This is my personal blog. The views expressed here do not necessarily represent those of the congregations or presbytery I serve.

Thursday, January 5, 2017

What Is Truth?

Suddenly, words like “post-fact,” “post-truth,” and “fake-news” have come into our national conversation.  Not only do different political factions have different opinions, they now appear to rely on different facts and even different “truths.”  What is ridiculed and rejected as fake-news for some, is revered as the basis of others’ whole outlook.  What’s going on here?

When I was growing up, we all shared a basic understanding of history and values; we spoke the same language; we agreed with the same general outlook on life.  There were terrible, profound, and even violent disagreements and arguments.  But all our lives were built on the meta-narrative of the post-enlightenment West.  (A meta-narrative is an overarching story that presents a comprehensive framework for understanding various events, experiences, and phenomena, based upon supposedly universal truths and values.)  

We had only disgust and amazement for any views outside this framework, such as when Communist governments issued what were to us bizarre statements about events that we labeled “revisionist history.”  They were not telling the facts but skewed, cynical, self-interested lies made up to support their twisted and oppressive ideology.  The nadir of this approach was the 1959-1961 famine caused by Mao’s agricultural policies.  It turns out that the laws of biology supersede ideology.  Who knew?  But we would never do such a thing.  We were all about truth and real facts.  That was until scientific truth threatened our own lifestyle and economic order.  This is now happening with global warming.  Senator James Inhofe’s statement that he used to believe in global warming, until he realized “what it was going to cost,” is a perfect example of this.  Global warming deniers today are as revisionist and ideological in their refusal to accept scientific facts as Mao was.

So we see that our commitment to scientific truth and real facts eventually undermines the very meta-narrative we live by.  One classic example of this is the decline of Christopher Columbus from the heroic explorer and discoverer I learned about in school, to the depraved murderer, torturer, and enslaver of Native peoples, subsequent research has shown him to be.  Indeed, the whole superstructure of Western civilization is crumbling under the weight of the facts we are unearthing. 

One way to deal with this collapse would be to renounce (implicitly or explicitly) our commitment to scientific truth and facts, and proclaim and enforce an arbitrary ideological framework.  This is what global warming deniers are attempting to do.  It would require at least as massive a project of violent purging and enforcement as anything the Soviets or Nazis ever did.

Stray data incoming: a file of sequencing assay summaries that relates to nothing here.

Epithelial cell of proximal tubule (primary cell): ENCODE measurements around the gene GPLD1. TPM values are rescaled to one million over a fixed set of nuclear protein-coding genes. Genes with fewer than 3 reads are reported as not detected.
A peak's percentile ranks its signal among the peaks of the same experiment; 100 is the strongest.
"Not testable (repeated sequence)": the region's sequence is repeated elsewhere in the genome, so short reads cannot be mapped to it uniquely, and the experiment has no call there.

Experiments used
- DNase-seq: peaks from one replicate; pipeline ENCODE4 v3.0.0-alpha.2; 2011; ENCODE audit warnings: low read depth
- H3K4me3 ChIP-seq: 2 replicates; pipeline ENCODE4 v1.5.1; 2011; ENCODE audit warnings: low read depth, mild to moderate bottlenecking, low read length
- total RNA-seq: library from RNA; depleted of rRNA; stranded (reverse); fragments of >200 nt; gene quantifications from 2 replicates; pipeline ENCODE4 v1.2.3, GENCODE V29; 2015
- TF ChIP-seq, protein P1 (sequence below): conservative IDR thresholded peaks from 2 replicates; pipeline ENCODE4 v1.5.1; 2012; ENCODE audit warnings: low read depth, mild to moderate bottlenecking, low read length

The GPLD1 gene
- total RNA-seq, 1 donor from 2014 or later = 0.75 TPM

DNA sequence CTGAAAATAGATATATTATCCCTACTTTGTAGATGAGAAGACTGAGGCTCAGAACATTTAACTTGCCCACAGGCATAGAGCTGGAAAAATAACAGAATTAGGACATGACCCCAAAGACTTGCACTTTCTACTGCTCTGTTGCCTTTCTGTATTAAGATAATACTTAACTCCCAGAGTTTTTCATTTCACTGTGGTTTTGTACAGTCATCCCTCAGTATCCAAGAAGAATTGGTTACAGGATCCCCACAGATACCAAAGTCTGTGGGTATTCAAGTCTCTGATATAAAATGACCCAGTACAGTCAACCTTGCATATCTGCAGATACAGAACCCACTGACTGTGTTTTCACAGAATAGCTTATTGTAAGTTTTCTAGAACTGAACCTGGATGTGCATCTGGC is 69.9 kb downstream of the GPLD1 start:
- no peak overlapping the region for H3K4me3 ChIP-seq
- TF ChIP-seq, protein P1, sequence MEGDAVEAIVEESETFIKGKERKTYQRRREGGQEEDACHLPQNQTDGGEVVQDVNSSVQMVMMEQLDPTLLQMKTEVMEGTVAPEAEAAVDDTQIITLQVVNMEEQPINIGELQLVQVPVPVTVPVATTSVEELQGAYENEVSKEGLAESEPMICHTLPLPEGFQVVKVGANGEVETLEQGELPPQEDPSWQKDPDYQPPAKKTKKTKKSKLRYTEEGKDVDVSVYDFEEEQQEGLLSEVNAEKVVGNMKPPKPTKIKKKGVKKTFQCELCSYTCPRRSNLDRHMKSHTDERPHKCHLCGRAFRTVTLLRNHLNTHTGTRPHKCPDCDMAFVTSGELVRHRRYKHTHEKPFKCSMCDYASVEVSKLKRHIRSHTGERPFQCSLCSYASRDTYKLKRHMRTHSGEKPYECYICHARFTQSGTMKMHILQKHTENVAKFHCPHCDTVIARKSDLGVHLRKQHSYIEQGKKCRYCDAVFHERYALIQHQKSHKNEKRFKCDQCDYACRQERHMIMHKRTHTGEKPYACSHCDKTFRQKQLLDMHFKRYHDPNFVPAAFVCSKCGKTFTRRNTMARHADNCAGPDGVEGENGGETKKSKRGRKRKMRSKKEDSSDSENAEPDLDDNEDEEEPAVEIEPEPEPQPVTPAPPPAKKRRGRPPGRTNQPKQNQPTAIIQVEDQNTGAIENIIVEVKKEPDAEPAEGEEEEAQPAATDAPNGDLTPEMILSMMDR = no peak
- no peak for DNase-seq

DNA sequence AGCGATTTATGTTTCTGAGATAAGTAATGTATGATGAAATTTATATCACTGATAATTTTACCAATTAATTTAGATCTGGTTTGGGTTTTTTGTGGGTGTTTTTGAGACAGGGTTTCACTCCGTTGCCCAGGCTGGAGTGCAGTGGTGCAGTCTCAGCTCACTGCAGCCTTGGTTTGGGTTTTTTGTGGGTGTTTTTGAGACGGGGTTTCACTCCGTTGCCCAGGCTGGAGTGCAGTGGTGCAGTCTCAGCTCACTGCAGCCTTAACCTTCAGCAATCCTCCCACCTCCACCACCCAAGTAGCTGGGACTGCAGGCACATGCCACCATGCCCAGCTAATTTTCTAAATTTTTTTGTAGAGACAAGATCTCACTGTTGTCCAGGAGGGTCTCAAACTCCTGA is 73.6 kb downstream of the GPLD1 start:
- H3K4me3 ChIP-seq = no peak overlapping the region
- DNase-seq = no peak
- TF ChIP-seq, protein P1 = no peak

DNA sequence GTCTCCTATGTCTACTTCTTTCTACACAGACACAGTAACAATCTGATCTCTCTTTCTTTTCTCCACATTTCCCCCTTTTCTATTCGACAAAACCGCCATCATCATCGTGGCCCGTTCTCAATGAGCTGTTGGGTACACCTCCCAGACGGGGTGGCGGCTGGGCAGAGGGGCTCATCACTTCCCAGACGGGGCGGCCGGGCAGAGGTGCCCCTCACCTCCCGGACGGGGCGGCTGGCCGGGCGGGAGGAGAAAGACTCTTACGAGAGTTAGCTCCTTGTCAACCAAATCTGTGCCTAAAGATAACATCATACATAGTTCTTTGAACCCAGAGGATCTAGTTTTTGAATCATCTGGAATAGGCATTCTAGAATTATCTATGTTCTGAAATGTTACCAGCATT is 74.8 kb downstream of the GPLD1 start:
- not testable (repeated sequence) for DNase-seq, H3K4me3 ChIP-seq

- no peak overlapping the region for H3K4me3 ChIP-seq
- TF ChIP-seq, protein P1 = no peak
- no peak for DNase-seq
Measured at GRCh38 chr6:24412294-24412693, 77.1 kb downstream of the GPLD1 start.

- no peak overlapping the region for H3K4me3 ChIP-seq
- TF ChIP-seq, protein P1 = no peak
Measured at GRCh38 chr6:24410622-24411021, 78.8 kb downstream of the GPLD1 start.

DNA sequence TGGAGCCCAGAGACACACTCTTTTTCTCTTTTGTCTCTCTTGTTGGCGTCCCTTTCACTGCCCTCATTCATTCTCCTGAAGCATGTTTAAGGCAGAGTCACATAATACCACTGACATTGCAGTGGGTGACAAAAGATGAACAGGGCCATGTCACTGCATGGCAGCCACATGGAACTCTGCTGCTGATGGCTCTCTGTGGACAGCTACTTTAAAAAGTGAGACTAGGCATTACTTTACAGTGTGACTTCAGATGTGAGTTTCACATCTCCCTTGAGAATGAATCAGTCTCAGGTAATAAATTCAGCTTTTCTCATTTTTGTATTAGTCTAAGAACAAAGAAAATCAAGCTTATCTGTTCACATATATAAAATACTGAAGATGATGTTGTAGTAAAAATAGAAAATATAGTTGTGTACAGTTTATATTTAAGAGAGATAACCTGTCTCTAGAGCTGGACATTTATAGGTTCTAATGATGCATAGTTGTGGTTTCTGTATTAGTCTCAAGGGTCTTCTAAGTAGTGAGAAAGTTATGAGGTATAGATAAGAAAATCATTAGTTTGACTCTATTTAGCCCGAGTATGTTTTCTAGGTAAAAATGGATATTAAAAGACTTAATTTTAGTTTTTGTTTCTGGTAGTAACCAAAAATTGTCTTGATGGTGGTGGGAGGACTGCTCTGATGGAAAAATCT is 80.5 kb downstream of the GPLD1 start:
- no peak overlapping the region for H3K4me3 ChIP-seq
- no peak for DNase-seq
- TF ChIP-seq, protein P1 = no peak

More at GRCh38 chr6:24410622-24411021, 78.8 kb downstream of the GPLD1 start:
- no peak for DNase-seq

Another approach would be to separate into distinct cultural enclaves based on the particular constellation of truths and facts that each finds helpful and acceptable.  This would foreclose on much meaningful conversation and dialogue, since each interest group explicitly rejects the facts and methodology upon which the opinions of others are based.  If you don’t believe global warming is real, and you reject all evidence of global warming as a hoax, and rationalize whatever evidence you have to so it fits your ideology, then how do you have a conversation?  This would at best mean splitting a society into distinct, coexistent interest groups.  At worst it means civil war, as groups seek to impose its facts on others, and wipe out the ones whose lives are based on “lies.”

Post-modern philosophy has noted the fallacy of “objectivity,” pointing out how inherently ideological and biased is even the most “scientific” meta-narrative.  Often, claims to objectivity and universality are oppressive attempts by an elite to impose its self-interested perspective on society.  In our history it was the privileging of Anglo-Saxon culture as the pinnacle of human advancement.  All such top-down meta-narratives are violent, reductionist, lies designed to enforce social conformity and cohesion, cementing the elites’ privileged position.  But they are not true.  Indeed, some post-modern philosophy seems to question whether there is any single truth at all for us, and not just infinite different perspectives.

Which brings us to the question raised by Pontius Pilate in John 18:38, “What is truth?”  He, the official of the occupying Roman magisterium, cynically dismisses any “truth” except what his own weaponry can enforce by sheer terror.  The hearer knows that the real truth is standing there in front of Pilate: the beaten, tortured, humiliated, bleeding loser: Jesus of Nazareth.  He is “the way, the truth, and the life,” the only gateway to God (John 14:6).

We do not ever find the truth revealed in the self-serving, grand, ideological meta-narratives imposed by imperial fiat, sustained by State institutions, funded by its economic regime, and maintained by popular loyalty.  We only have access to the truth in the immediate and the embodied, particularly in those who suffer from the callous and gratuitous violence required to generate and hold up the false meta-narrative.

Jesus presents an alternative narrative, from below, in which coercion is replaced by compassion, retribution by forgiveness, diseases and disabilities by healing, scarcity by abundance, and institutional violence by God’s shalom.

So, as our society splinters into competing “truths” and oppositional sets of facts, it is up to the community of Jesus’ disciples to bear witness to his truth by living according to his example and teachings.


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